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How to Claim Gambling Losses On Your Income Taxes

How to Claim Gambling Losses On Your Income Taxes

An overview

Before claiming gambling losses in income taxes, you must declare gambling winnings as income. Here's all you need to know in a nutshell: You can deduct gambling losses based on three criteria.

  • You are not a professional gambler.

  • You itemize your deductions in schedule A

  • Your losses don't exceed your reported winnings

According to the IRS, gambling winnings are fully taxable. Therefore, you must report any winnings as income, and this is not limited to cash prizes alone. Other prizes like exotic vacations and vehicles are taxable based on their market evaluation.

However, it's not always rosy with gambling. The IRS also allows you to claim the loss in your returns when you lose money. You must itemize your deductions on Form 1040 as "other itemized deductions." If you would instead claim the standard deduction, you can't claim gambling losses. 

However, you must have kept a record of your losses and winnings, and your losses can't be more significant than your winnings. As part of your records, you should have the record of the dates of your winnings and losses, the type of gambling (lotteries, raffles, horse races, dog races, casino games, sports betting, etc.); the name of the gambling agency, the kind of people you bet with, and of course the amount won or lost. 

One needs to report your winnings and your losses. You can't deduct losses from winnings and simply report the difference. So, what if you don't win at all? The IRS doesn't also allow you just to declare losses. You are not qualified for deductions just because you lost money at a sports betting shop. You must report winnings before the IRS considers you for any claims. The IRS believes allowing people to qualify for deductions simply because they lost money in gambling would be equal to subsidizing gambling for taxpayers.

Since your tax winnings are declared as income, tax losses may be claimed. However, as noted earlier, you can only claim losses, not more than winnings in gambling. Here's what that means. If you declare winnings of $3,500 and losses totaling $6,000, your returns are capped at no more than $3,500, which is the value of your winnings.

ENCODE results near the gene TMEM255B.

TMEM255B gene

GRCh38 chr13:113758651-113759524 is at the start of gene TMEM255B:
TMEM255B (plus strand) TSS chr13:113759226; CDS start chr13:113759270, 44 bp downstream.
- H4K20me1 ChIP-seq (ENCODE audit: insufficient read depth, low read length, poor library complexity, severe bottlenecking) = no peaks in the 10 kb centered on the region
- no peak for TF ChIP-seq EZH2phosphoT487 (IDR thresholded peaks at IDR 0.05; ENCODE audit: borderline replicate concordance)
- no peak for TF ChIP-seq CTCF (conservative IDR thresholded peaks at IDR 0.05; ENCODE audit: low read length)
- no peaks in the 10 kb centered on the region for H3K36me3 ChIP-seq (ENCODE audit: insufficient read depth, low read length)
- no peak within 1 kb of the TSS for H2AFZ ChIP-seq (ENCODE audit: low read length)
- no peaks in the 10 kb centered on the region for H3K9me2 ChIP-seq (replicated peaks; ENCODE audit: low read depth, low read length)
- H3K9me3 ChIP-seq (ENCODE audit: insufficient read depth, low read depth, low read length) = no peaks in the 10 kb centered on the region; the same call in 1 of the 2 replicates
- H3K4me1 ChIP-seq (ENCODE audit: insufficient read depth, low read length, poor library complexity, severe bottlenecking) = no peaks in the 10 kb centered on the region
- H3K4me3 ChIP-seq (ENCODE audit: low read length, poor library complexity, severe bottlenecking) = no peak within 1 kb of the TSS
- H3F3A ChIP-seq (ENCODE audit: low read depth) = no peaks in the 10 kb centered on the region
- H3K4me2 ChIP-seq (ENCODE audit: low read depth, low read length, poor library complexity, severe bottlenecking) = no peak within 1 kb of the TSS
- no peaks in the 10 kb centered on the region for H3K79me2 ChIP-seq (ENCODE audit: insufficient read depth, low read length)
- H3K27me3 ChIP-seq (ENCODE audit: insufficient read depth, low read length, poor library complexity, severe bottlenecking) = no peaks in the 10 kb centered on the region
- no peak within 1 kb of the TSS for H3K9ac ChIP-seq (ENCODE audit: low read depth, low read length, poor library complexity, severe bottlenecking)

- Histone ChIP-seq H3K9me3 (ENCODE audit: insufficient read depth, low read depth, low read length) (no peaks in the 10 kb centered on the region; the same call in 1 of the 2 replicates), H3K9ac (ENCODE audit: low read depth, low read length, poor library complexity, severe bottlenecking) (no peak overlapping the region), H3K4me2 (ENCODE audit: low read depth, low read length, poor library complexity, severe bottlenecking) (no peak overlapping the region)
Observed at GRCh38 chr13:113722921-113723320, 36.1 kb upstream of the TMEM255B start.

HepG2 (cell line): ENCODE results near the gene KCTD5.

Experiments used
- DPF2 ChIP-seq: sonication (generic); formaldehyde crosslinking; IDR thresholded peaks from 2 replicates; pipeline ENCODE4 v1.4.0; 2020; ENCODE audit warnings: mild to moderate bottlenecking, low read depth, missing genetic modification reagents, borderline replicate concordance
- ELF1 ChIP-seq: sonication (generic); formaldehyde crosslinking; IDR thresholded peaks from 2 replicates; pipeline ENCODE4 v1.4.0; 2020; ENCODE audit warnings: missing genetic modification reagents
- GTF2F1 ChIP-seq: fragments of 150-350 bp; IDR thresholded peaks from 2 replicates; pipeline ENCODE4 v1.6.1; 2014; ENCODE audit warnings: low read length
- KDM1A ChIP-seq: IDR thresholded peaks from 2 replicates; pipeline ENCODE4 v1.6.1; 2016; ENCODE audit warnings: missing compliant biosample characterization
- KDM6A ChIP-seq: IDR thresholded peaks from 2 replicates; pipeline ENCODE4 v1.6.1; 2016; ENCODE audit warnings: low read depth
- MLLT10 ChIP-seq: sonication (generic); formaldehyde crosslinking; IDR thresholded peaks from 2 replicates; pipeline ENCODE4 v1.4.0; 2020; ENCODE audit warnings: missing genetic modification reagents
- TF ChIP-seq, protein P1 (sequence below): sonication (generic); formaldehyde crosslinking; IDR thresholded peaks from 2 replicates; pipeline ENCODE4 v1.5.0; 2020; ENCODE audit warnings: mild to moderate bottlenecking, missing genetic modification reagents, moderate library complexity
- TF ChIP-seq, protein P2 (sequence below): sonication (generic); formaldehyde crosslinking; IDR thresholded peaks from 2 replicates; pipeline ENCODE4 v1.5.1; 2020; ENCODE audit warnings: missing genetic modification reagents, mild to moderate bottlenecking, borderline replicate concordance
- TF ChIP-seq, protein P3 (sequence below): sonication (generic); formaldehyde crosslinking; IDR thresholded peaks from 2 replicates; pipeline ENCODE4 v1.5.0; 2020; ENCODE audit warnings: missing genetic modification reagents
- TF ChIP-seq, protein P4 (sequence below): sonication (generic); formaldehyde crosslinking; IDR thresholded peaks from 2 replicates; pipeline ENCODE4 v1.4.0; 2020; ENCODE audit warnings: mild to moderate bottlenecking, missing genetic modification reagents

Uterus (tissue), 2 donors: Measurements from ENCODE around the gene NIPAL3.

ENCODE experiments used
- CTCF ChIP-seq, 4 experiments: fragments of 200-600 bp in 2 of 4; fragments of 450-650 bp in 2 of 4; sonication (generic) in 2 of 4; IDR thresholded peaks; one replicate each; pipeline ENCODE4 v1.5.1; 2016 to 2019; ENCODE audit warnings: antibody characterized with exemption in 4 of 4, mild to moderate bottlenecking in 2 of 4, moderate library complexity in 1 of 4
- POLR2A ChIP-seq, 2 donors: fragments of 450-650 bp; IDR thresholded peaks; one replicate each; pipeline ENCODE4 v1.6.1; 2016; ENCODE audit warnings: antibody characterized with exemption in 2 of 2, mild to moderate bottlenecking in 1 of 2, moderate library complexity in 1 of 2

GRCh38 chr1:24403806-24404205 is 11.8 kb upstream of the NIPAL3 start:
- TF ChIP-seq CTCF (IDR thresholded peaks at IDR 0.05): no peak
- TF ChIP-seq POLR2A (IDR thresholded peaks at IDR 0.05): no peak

Also, the balance of $2,500 can't be claimed or carried over into another year. So, your winnings, which the IRS sees as income, determine how much you can reasonably claim as deductions and not your losses.

So, rather than compensating it by subsidizing gambling losses, the IRS reduces or cancels taxes on your winnings. So, you won't pay any tax on your winnings if you lose just as much or more than the value you won. If you lose more than you win, you are only eligible for deductions equal to your winnings and not losses.

Additional information about gambling and taxes

Every gambling win is tax-deductible. The government sees it as an income. So you should report every win, no matter how little it is. Non-cash prizes won should also be reported for their fair market value. Also, if your payout is at least 300 times the amount of your bet and is at least $5,001, the payer is required to withhold a portion of your winnings (24%) as income tax. This amount is reflected when you file your 1040 for the next tax season.  

Remember, you won't get any deductions to compensate for your losses if you do not itemize them.

However, if you are a professional gambler or practice gambling full-time, you are under different rules. As a professional gambler, you have additional restrictions, and it is even believed that you're treated better by the IRS. That's because, unlike casual gamblers, they may not declare each win as an income.



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